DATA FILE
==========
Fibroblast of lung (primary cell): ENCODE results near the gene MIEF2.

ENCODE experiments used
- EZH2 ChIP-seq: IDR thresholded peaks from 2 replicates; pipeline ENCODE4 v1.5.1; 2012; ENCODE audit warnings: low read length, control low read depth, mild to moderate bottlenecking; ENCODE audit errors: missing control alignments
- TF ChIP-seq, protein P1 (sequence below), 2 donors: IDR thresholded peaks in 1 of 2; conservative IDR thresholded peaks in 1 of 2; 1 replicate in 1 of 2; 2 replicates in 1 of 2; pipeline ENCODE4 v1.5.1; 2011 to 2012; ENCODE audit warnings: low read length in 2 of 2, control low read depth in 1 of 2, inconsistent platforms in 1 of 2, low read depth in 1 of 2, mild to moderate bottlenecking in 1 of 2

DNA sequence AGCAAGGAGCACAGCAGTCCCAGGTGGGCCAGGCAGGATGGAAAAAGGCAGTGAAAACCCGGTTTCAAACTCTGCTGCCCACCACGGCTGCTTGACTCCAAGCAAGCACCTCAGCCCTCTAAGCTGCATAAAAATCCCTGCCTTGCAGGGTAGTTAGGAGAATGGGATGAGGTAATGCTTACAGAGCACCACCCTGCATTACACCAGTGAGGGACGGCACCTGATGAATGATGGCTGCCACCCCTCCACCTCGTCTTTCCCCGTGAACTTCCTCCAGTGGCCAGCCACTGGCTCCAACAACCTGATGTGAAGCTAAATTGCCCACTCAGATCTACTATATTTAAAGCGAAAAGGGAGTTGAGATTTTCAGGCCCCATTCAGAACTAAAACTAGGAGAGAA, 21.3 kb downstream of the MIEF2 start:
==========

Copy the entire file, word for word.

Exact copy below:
Fibroblast of lung (primary cell): ENCODE results near the gene MIEF2.

ENCODE experiments used
- EZH2 ChIP-seq: IDR thresholded peaks from 2 replicates; pipeline ENCODE4 v1.5.1; 2012; ENCODE audit warnings: low read length, control low read depth, mild to moderate bottlenecking; ENCODE audit errors: missing control alignments
- TF ChIP-seq, protein P1 (sequence below), 2 donors: IDR thresholded peaks in 1 of 2; conservative IDR thresholded peaks in 1 of 2; 1 replicate in 1 of 2; 2 replicates in 1 of 2; pipeline ENCODE4 v1.5.1; 2011 to 2012; ENCODE audit warnings: low read length in 2 of 2, control low read depth in 1 of 2, inconsistent platforms in 1 of 2, low read depth in 1 of 2, mild to moderate bottlenecking in 1 of 2

DNA sequence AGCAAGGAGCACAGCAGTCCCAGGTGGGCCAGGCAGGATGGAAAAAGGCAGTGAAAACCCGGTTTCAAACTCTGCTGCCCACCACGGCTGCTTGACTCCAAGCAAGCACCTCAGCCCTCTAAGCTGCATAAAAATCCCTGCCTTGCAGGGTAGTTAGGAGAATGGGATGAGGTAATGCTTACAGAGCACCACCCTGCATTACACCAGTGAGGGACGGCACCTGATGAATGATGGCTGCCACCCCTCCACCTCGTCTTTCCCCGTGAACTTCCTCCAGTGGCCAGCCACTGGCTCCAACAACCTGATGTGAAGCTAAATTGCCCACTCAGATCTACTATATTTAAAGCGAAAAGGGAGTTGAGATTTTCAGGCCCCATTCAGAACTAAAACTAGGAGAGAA, 21.3 kb downstream of the MIEF2 start: